Postnatal Development and Activation of L-Type Ca2+ Currents in Locus Ceruleus Neurons: Implications for a Role for Ca2+ in Central Chemosensitivity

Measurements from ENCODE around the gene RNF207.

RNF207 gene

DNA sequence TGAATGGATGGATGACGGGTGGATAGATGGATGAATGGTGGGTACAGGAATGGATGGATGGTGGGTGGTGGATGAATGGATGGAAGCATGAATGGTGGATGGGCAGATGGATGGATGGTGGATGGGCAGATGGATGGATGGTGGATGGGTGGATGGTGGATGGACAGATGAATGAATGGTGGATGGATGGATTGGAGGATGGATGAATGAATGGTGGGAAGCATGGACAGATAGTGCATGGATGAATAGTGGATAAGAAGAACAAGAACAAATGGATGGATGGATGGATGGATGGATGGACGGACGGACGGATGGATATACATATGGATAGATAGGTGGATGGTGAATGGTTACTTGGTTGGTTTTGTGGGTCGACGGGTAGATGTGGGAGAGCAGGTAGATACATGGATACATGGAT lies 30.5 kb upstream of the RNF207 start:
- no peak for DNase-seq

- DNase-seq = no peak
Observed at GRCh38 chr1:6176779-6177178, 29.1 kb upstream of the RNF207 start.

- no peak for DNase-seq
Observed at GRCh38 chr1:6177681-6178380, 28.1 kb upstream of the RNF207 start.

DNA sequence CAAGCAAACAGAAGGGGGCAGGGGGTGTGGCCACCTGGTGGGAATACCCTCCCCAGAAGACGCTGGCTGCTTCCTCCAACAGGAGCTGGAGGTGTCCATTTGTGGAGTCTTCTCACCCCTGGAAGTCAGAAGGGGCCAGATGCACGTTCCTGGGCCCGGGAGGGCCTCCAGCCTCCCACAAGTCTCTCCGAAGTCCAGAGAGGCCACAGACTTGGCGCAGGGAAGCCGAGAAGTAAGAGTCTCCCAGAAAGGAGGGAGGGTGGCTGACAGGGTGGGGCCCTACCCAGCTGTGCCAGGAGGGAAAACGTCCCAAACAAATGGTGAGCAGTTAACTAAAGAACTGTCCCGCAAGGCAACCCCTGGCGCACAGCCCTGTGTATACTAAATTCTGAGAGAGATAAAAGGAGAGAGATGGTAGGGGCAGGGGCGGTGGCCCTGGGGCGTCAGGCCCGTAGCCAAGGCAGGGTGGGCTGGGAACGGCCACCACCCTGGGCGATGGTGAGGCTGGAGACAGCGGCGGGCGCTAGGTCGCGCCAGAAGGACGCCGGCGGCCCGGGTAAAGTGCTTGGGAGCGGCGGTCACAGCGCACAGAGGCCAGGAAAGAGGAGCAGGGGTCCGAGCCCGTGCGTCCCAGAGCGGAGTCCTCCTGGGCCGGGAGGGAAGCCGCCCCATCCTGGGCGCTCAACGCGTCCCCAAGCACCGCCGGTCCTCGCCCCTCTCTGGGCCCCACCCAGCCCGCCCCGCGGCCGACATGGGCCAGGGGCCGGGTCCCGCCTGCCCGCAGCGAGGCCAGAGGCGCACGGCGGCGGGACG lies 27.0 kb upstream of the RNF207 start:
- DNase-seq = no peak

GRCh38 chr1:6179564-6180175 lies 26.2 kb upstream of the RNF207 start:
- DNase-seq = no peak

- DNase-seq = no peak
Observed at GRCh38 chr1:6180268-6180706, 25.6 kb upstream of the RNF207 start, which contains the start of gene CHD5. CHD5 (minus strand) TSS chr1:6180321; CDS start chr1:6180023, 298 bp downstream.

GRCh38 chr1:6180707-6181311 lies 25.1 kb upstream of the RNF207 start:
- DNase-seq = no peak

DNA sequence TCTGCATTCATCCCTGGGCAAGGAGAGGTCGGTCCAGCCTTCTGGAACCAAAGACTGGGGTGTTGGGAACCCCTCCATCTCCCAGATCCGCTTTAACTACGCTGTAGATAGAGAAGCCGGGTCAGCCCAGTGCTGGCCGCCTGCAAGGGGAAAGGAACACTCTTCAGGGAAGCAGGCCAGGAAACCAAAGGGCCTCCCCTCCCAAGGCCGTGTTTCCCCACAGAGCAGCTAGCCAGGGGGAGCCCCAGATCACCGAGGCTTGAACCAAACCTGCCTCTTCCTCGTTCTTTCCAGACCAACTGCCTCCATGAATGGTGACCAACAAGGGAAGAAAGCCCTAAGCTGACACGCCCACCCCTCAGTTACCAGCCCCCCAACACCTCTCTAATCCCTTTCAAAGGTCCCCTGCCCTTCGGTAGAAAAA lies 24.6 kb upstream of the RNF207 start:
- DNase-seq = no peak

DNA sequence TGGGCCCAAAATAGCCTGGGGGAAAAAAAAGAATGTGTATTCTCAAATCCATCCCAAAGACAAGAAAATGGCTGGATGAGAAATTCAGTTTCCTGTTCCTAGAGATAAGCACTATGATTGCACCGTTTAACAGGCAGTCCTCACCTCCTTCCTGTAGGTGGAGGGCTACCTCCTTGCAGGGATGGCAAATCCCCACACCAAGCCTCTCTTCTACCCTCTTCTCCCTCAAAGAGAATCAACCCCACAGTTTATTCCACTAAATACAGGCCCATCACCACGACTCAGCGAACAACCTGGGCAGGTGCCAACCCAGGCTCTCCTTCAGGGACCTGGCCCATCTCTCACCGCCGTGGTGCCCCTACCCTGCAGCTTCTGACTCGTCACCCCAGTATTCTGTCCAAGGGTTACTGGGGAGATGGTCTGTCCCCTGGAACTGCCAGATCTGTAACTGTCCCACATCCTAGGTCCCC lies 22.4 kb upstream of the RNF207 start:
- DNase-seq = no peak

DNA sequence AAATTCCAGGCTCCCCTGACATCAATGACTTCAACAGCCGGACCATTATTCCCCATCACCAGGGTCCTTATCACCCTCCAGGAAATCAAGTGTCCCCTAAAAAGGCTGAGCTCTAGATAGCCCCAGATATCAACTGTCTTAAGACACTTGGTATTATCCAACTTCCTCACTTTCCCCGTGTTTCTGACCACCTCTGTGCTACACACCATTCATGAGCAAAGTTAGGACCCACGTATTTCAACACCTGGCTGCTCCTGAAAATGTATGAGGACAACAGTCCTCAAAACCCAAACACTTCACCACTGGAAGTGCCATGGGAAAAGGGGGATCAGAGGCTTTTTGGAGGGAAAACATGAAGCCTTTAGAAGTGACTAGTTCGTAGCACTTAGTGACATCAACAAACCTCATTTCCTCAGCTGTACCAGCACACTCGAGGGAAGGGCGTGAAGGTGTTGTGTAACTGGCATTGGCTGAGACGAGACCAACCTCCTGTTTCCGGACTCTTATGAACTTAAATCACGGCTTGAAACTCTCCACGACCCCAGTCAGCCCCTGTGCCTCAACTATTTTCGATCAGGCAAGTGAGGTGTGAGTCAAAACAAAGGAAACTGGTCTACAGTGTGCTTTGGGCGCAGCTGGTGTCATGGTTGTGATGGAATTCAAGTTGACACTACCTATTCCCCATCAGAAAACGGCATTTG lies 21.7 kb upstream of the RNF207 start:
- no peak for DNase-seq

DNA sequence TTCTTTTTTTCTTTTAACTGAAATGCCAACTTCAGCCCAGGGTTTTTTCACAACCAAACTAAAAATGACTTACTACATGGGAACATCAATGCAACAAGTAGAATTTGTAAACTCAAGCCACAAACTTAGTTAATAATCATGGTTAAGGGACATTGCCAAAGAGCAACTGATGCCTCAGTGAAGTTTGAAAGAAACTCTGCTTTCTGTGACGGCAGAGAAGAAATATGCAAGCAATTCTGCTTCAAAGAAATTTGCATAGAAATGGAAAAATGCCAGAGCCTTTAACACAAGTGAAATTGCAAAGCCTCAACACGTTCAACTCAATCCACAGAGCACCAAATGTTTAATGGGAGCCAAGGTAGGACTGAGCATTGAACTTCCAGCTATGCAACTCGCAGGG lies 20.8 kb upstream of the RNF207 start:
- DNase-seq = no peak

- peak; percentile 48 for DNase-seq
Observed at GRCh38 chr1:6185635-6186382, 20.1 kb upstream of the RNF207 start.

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Little is known about the role of Ca2+ in central chemosensitive signaling. We use electrophysiology to examine the chemosensitive responses of tetrodotoxin (TTX)-insensitive oscillations and spikes in neurons of the locus ceruleus (LC), a chemosensitive region involved in respiratory control. We show that both TTX-insensitive spikes and oscillations in LC neurons are sensitive to L-type Ca2+channel inhibition and are activated by increased CO2/H+. Spikes appear to arise from L-type Ca2+ channels on the soma whereas oscillations arise from L-type Ca2+ channels that are distal to the soma. In HEPES-buffered solution (nominal absence of CO2/HCO3), acidification does not activate either oscillations or spikes. When CO2 is increased while extracellular pH is held constant by elevated HCO3, both oscillation and spike frequency increase. Furthermore, plots of both oscillation and spike frequency vs. intracellular [HCO3]show a strong linear correlation. Increased frequency of TTX-insensitive spikes is associated with increases in intracellular Ca2+ concentrations. Finally, both the appearance and frequency of TTX-insensitive spikes and oscillations increase over postnatal agesday 3–16. Our data suggest that 1) L-type Ca2+ currents in LC neurons arise from channel populations that reside in different regions of the neuron, 2) these L-type Ca2+ currents undergo significant postnatal development, and 3) the activity of these L-type Ca2+ currents is activated by increased CO2 through a HCO3-dependent mechanism. Thus the activity of L-type Ca2+ channels is likely to play a role in the chemosensitive response of LC neurons and may underlie significant changes in LC neuron chemosensitivity during neonatal development.